Tags

, , , , , , , , , , , , , ,

In the city of Útopos,1 on Ágnostos2 Street, Morós3 the Student intercepts Charíton4 the Monk on his way to the Hagía Sophía5 Monastery.

Morós: Well, holy monk, what do you think of the election of the new Pope? Was it not thrilling?

Monk: It does not concern me.

Morós: Oh, you are one of those fanatical fellows who lives in a monastery that flies a black flag, and everyone sticks his head out the window and shouts, “Orthodoxy or death!” How pretentious and arrogant!

Monk: Indeed?

Morós: Here is the election of a new Pope, a world-leader of Christians, one of the most powerful men in the world, and you are unconcerned. Your indifference is the result of your untenable conviction that you have the Truth and everyone else is in error. Everyone is wrong but you. You do not want Ecumenism because you do not treat everyone as equals. You prefer to see mankind divided, separated, hostile. You prefer polemic to peace, dialectic to dialogue, logomachy6 to love.

Monk: All right.

Morós: You have nothing more to say?

Monk: To what end, Morós, my friend? You and I live in different worlds. You have one perspective and I have another. You have, if I may borrow some phrases, a “value-system” I do not share and a “mind-set” I do not want.

Morós: You have nothing to say because you are a fanatic and an obscurantist! All people like you are insecure — which leads you to think that no one has faith but you. What makes you think God has revealed the Truth to the Orthodox alone? Quite simply, you are neurotic. You would evaporate without your hatred. You must have absolutes and historical guarantees. You are terrified by anything new. You fear creativity because you fear failure. You cannot celebrate the joy of others, because such feelings would leave you vulnerable. Openness to life is death to you!

Monk: If your psychoanalysis pleases you, leave it at that.

Morós: You are frustrating! Defend yourself!

Monk: For what purpose? You have made up your mind that I am a reactionary and fanatic. Anything I say will only confirm your opinion.

Morós: You give me no guidance. A holy man is supposed to give guidance.

Monk: What shall I say? How shall I guide someone who has already determined to despise whatever I say? What instruction may I give to someone who is a slave to his own rhetoric and uses ideas to intimidate and enchant.

Morós: I am waiting to hear something useful.

Monk: What do you wish to hear? I do not believe that all religions were ordained by God, nor do they serve Him. Do you want me to say that the Incarnation of the Lord has no more meaning than the birth of Mohamet or Buddha? Do you want me to allow that the Church of God is divided and that whatever is believed by the numerous sects is true, albeit they contradict one another? Shall I say that there can be a Church without a Bishop, or a Bishop without a Eucharist, or a Eucharist without true doctrine? How shall I define the word “Christian” when so many claim the title, even those who reject the Theotokos? Is God the author of confusion? Has sinful man defeated God, for, although the Truth may exist, it cannot be found, lost in the babble of tongues and the dungheap of falsehoods? No! God is just! The way of salvation has always been clear and single. It is unique and exclusive because it is divine.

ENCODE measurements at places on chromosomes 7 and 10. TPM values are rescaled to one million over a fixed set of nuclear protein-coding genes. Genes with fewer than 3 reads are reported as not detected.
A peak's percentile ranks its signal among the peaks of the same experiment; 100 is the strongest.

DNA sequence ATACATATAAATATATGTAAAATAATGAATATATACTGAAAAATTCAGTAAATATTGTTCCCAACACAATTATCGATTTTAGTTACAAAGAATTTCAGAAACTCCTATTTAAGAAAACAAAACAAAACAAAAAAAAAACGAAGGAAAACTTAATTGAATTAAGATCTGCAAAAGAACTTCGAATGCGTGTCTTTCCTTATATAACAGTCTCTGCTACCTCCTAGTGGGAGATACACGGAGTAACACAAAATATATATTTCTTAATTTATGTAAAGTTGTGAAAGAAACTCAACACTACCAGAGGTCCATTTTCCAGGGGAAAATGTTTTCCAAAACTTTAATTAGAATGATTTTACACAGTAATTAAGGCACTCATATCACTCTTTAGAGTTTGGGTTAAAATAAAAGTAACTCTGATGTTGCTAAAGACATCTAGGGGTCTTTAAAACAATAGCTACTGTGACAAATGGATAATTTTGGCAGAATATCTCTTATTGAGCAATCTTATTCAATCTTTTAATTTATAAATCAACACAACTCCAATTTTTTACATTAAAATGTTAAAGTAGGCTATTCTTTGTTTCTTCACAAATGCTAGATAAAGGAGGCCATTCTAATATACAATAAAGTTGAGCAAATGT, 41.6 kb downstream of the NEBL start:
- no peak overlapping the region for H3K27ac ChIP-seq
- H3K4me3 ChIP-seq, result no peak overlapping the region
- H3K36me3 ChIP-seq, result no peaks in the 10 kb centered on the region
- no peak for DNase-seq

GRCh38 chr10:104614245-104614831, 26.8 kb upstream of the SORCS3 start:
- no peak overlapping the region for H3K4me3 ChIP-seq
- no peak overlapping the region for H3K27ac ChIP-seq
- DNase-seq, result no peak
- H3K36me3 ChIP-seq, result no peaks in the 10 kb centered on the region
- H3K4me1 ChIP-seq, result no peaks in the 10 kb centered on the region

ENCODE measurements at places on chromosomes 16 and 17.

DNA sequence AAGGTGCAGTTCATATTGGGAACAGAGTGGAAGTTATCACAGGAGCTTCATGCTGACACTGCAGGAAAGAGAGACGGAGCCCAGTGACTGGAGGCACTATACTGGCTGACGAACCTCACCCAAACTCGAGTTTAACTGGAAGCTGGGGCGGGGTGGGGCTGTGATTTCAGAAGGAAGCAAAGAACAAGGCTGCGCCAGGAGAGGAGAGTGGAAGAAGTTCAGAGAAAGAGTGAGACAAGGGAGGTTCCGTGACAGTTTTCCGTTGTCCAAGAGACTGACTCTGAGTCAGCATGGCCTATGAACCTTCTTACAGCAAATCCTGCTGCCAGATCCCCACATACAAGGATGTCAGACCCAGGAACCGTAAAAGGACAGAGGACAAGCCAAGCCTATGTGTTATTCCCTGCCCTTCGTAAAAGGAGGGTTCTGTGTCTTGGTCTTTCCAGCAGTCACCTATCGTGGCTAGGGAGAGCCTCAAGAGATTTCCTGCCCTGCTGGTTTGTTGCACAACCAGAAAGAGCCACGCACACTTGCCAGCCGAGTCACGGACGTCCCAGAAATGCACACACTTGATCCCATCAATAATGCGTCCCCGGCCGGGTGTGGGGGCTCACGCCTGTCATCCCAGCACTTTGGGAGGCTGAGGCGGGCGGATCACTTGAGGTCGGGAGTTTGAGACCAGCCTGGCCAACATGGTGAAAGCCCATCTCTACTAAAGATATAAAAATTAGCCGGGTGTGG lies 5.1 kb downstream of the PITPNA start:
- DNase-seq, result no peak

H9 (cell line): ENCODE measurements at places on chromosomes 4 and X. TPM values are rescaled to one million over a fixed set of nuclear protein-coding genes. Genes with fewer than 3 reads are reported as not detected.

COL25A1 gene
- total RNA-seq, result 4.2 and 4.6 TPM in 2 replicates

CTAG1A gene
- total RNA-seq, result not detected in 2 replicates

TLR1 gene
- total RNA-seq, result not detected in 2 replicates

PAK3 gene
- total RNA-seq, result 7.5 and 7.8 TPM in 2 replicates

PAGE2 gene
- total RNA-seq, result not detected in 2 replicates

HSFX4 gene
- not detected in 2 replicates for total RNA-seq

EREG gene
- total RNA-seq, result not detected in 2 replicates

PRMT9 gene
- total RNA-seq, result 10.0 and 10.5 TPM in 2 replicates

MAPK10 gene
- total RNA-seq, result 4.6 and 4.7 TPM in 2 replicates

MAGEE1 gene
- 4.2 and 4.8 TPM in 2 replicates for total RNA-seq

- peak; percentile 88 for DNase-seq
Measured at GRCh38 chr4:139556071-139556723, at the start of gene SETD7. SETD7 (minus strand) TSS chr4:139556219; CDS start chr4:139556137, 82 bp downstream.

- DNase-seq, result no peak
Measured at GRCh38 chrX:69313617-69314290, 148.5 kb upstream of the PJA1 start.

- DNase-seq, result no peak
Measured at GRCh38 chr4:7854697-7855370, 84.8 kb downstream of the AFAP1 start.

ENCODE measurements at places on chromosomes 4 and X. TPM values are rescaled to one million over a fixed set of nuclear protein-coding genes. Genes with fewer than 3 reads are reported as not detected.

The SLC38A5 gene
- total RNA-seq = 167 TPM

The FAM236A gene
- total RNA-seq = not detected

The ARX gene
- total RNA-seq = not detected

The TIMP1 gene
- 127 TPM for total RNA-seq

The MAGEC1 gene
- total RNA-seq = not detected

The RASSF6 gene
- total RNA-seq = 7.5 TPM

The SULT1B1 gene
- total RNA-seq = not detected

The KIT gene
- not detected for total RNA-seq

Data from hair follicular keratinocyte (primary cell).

Morós: My, how you do go on once you begin to talk. You want to know how the truth is discovered and who may discover it? I will tell you. Firstly, throw away old ideas and begin anew. God will tell us what to do. Secondly, look around you. See the revelation of God in social turbulence. See the new life, the spirit of the people, their hope for freedom and love. See how prejudice is vanishing: the liberation of women, of minorities, of the Third World. They have lost their chains. We have new art, new music, new lifestyles. There is a new religion, a religion of unity, of universal brotherhood under one God. Look you, old man; look around you at God’s Truth, at His Will. Oh, yes, there will be some suffering and violence, cruelty and crudity, but all these are signs of transition, the “birth-pangs” of a brave new world.

Monk: You speak of one thing and I speak of another. You love the earth and I love Heaven. You want flesh and I want spirit.

Morós: What is more heavenly and spiritual than my vision of the future?

Monk: We use the same words with different meanings.

Morós: You are a fool, old man.

Charíton the Monk smiles at Morós and walks down the cobbled street toward the Monastery. Morós throws his hands in the air, shakes his head and then saunters down Ágnostos Street toward the University. 

(Orthodox Christian Witness, November 6⁄19, 1978)

NOTES:

1. Útopos: Whence, “utopia” — “nowhere.”

2. Ágnostos: “Unknown”; related also to “agnostic.”

3. Morós: A Greek word meaning a “babe” or “fool”. (Thus the word “sophomore,” a “wise” — “sophós” — babe or fool).

4. Charíton: derived from the Greek word charis, “grace.” 

5. Hagía Sophía: “Holy Wisdom”.

6. An argument about words.

Truth